Did We Provoke Putin’s War in Ukraine?
When Russia’s Vladimir Putin demanded that the U.S. rule out Ukraine as a future member of the NATO alliance, the U.S. archly replied: NATO has an open-door policy. Any nation, including Ukraine, may apply for membership and be admitted. We’re not changing that.
In the Bucharest declaration of 2008, NATO had put Ukraine and Georgia, ever farther east in the Caucasus, on a path to membership in NATO and coverage under Article 5 of the treaty, which declares that an attack on any one member is an attack on all.
Unable to get a satisfactory answer to his demand, Putin invaded and settled the issue. Neither Ukraine nor Georgia will become members of NATO. To prevent that, Russia will go to war, as Russia did last night.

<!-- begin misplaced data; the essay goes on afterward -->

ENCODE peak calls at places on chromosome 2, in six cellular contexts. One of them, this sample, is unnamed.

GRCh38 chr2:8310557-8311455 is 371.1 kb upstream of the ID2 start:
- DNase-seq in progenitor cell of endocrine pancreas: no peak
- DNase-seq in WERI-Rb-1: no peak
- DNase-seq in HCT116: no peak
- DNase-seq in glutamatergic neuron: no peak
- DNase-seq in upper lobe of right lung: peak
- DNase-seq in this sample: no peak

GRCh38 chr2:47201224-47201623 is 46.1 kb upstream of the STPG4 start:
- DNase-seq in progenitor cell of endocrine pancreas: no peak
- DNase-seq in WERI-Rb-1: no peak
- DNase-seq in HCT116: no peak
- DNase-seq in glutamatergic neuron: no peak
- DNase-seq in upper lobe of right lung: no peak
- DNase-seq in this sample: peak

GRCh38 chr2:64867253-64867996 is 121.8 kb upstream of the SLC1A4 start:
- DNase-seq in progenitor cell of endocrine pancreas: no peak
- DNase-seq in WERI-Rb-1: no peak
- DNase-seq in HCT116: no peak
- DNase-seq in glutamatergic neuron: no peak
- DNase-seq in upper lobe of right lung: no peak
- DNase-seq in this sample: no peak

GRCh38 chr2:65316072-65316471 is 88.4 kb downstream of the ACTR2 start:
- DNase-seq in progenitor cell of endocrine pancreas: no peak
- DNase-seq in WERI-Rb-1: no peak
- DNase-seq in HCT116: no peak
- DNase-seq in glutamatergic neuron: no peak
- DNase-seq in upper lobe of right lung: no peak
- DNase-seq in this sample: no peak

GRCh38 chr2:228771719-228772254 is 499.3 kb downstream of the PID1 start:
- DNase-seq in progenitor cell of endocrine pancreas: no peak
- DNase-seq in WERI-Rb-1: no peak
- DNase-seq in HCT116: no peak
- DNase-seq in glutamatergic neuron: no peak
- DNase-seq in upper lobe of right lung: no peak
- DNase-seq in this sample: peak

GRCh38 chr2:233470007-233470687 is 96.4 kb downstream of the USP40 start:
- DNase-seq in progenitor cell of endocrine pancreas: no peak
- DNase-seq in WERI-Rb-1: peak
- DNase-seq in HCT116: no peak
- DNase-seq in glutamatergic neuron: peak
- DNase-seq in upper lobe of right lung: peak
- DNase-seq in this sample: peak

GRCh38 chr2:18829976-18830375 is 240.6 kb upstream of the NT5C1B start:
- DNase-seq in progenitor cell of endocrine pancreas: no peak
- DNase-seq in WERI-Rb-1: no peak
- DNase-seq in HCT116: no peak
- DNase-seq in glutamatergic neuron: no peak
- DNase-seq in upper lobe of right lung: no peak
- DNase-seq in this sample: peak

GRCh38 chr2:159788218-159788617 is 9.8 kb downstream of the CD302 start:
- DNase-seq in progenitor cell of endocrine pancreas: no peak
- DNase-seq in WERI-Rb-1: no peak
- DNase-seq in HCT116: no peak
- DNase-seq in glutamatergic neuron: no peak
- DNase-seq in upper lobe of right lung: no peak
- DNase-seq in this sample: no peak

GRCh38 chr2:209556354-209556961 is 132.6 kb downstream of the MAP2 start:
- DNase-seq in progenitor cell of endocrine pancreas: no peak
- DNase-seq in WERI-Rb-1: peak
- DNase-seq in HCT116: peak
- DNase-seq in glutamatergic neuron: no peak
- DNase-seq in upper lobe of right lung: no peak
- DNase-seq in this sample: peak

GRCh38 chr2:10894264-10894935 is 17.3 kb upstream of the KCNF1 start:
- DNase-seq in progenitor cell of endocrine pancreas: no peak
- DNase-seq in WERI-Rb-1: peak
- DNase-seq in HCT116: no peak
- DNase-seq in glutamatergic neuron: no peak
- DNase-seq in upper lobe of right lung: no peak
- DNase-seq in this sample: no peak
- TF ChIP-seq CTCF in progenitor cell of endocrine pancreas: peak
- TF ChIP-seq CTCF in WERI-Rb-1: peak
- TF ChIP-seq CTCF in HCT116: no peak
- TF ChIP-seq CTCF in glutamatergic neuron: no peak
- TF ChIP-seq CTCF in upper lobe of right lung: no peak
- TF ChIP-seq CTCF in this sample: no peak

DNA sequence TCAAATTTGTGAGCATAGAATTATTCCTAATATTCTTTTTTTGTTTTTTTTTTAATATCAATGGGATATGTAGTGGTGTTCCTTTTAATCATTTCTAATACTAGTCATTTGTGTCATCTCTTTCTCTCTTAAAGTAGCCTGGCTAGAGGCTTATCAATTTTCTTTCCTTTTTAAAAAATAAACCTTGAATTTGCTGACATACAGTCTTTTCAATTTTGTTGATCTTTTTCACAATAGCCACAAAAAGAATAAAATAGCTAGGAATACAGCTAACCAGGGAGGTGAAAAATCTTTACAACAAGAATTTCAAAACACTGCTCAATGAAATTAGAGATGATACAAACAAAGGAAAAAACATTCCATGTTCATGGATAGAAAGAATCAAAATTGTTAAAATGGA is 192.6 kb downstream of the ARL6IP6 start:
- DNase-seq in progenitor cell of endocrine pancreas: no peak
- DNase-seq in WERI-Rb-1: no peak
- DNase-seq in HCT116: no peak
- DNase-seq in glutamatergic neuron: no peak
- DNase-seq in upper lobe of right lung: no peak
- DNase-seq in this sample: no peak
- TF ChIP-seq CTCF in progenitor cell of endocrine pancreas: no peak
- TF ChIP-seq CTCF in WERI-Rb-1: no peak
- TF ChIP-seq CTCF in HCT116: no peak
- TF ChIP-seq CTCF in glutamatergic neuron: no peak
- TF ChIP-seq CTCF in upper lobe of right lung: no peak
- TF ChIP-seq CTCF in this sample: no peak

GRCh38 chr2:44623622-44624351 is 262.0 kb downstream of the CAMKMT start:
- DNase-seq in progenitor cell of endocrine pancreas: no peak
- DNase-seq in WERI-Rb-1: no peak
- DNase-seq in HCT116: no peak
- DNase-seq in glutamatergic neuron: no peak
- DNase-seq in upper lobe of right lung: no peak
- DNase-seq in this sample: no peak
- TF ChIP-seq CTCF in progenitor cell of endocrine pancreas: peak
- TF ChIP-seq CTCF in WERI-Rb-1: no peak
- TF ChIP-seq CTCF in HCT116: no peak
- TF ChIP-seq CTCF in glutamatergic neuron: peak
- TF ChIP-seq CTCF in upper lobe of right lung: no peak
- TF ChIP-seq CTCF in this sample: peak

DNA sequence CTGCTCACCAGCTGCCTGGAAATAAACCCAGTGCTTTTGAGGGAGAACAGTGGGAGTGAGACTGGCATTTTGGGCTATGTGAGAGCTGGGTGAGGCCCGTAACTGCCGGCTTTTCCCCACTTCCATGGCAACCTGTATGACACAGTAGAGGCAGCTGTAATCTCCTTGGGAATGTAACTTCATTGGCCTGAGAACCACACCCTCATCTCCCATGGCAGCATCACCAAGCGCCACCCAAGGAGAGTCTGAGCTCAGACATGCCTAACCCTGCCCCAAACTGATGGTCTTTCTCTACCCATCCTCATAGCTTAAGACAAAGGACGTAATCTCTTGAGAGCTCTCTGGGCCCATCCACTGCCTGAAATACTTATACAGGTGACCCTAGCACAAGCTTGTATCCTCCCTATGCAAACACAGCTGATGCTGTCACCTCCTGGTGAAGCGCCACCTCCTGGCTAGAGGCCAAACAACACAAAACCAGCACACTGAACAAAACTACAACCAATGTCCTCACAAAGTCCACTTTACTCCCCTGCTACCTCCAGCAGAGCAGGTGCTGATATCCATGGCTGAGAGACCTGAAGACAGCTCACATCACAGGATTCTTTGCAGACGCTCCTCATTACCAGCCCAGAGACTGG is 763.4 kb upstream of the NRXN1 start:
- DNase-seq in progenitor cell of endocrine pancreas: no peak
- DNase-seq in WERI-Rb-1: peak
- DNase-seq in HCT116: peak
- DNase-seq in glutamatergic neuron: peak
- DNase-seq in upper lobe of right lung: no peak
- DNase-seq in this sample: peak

Putin did exactly what he had warned us he would do.
Whatever the character of the Russian president, now being hotly debated here in the USA, he has established his credibility.
When Putin warns that he will do something, he does it.
Thirty-six hours into this Russia-Ukraine war, potentially the worst in Europe since 1945, two questions need to be answered:
How did we get here? And where do we go from here?
How did we get to where Russia — believing its back is against a wall and the United States, by moving NATO ever closer, put it there — reached a point where it chose war with Ukraine rather than accepting the fate and future it believes the West has in store for Mother Russia?
Consider. Between 1989 and 1991, Mikhail Gorbachev let the Berlin Wall be pulled down, Germany be reunited
Article from LewRockwell